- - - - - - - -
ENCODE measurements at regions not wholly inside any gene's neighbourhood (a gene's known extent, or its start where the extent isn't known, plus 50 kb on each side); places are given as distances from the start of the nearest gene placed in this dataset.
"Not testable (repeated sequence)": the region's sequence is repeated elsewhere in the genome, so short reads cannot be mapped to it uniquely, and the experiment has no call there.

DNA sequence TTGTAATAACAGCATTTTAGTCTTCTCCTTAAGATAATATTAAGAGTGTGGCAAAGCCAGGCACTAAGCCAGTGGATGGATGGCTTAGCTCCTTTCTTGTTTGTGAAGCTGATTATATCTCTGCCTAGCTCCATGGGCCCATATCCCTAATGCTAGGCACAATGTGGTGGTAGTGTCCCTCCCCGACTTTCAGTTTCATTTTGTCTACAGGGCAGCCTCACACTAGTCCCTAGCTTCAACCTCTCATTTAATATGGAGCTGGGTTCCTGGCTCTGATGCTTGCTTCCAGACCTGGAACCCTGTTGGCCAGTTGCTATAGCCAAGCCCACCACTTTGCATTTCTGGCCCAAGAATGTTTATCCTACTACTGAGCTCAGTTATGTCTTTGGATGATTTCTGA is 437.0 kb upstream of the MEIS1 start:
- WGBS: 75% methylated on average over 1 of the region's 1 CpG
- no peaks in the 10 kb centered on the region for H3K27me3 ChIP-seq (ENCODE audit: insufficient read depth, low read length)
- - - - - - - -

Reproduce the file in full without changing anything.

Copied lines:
ENCODE measurements at regions not wholly inside any gene's neighbourhood (a gene's known extent, or its start where the extent isn't known, plus 50 kb on each side); places are given as distances from the start of the nearest gene placed in this dataset.
"Not testable (repeated sequence)": the region's sequence is repeated elsewhere in the genome, so short reads cannot be mapped to it uniquely, and the experiment has no call there.

DNA sequence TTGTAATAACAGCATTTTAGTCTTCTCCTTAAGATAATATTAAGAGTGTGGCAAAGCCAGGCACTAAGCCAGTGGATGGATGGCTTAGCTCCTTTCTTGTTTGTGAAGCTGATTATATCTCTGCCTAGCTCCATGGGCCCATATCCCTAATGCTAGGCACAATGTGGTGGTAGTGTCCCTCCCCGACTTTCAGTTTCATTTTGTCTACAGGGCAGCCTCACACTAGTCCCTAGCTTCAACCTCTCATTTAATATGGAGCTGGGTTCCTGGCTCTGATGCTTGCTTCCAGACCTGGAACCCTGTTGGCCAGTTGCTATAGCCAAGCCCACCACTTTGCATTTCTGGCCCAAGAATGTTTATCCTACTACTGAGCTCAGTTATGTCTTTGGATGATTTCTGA is 437.0 kb upstream of the MEIS1 start:
- WGBS: 75% methylated on average over 1 of the region's 1 CpG
- no peaks in the 10 kb centered on the region for H3K27me3 ChIP-seq (ENCODE audit: insufficient read depth, low read length)